The proposed workers' compensation legislation would harm teachers and school employees who are injured and cannot return to their jobs
Teachers and school employees who are injured and cannot return to their jobs would receive less compensation for their permanent disabilities than currently.
The proposed legislation bars workers from proving their actual lost future earnings.
Injured workers would be prohibited from qualifying for permanent disability compensation based on the actual harm their work injury causes to their ability to continue working and earn a living.
Example: Janet B., a 40-year-old elementary school teacher, suffered a back injury when she was tripped by a young student and fell. She had to undergo two back surgeries. She is unable to return to work because she can’t lift more than 20 pounds, bend, stoop, and can’t sit or stand for long periods of time. Under the current system, considering her diminished earnings over the rest of her working life, this results in a permanent disability rating of 60%, for a total permanent disability award of $92,609. Under the proposed bill, she would receive a 36% disability rating, which would result in a total permanent disability award of $57,695. The proposed legislation reduces this teacher’s disability compensation by $34,913, or a 38% decrease. This is all she gets for her permanent disabilities.
Example: John W. is a 58 year-old school custodian, with 25 years on the job. He fell off a ladder, injuring his back and both his feet and ankles. He is unable to return to work. Under the current system, he can rebut the 12% disability rating he received, and, based on his diminished future earnings, is able to establish that his permanent disability is actually 25%, resulting in a permanent disability award of $26,352.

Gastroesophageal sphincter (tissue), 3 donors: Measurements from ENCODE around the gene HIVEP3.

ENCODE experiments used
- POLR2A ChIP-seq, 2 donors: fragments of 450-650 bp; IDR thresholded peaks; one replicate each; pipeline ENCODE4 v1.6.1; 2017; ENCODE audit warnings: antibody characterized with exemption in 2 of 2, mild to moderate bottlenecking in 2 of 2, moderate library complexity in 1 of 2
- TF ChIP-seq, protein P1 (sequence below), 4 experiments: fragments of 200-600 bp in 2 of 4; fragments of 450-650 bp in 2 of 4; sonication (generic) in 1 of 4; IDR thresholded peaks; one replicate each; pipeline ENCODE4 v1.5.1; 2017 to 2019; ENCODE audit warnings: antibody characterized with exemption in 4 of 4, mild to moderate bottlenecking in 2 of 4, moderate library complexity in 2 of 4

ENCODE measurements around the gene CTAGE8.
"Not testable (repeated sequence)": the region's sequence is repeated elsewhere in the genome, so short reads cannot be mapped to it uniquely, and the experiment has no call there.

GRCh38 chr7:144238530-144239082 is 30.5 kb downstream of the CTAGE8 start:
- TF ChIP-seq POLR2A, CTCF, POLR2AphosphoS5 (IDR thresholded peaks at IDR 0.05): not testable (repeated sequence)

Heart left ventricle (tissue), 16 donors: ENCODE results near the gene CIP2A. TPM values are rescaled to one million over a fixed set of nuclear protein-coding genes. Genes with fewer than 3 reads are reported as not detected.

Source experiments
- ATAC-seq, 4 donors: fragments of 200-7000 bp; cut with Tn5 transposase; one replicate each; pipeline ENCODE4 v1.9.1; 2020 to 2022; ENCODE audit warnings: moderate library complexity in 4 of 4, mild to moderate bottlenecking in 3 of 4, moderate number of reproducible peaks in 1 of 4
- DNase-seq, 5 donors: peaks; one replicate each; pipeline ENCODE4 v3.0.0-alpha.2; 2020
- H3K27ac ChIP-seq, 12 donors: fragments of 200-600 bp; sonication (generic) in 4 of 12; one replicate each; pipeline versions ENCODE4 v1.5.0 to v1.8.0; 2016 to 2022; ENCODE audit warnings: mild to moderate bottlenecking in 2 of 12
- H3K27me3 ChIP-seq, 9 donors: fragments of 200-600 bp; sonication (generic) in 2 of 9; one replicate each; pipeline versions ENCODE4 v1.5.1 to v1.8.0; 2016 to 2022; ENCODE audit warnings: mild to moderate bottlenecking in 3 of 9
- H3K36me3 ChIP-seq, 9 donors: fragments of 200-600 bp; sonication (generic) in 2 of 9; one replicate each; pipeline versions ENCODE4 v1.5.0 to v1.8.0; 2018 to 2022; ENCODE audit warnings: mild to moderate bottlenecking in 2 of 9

Under the proposed bill, John's level of permanent disability would be 8%, entitling him to $8,004 in permanent disability compensation. The proposed legislation reduces this school employee’s disability compensation by $18,348, or a 70% decrease.
The proposed legislation hurts those who need workers’ compensation benefits the most, while increasing benefits for those with less disabling injuries. The increase in benefits is being taken from seriously injured workers and redistributed to all workers, most of whom can return to work.
A parallel school funding change would to take school funding from students with special educational needs and redistribute that funding to the general student population.
Under the proposed bill, in order to fund the permanent disability benefit increase, the language eliminates 40 years of California case law and statutory history that allows an injured worker to rebut the disability rating if they cannot return to work at 85% of their prior salary.
Advocates for the proposal insist that the right to rebut the disability ratings schedule is not needed because the proposal provides a 15% “bump” in benefits for injured workers who cannot return to work. What supporters are not saying is that the 15% “bump” is already current law for any worker who cannot go back to work. This is not an increase.
Advocates for the proposal argue that the 1.4 adjustment made to the basic impairment rating represents a 40% increase. This is not accurate. Current law already provides an average 1.25 adjustment in disability ratings.
While the modifier will increase benefits for workers with a permanent disability, it does so by eliminating the right of seriously injured workers to prove that their disability rating increase does not accurately reflect their diminished future earnings capacity.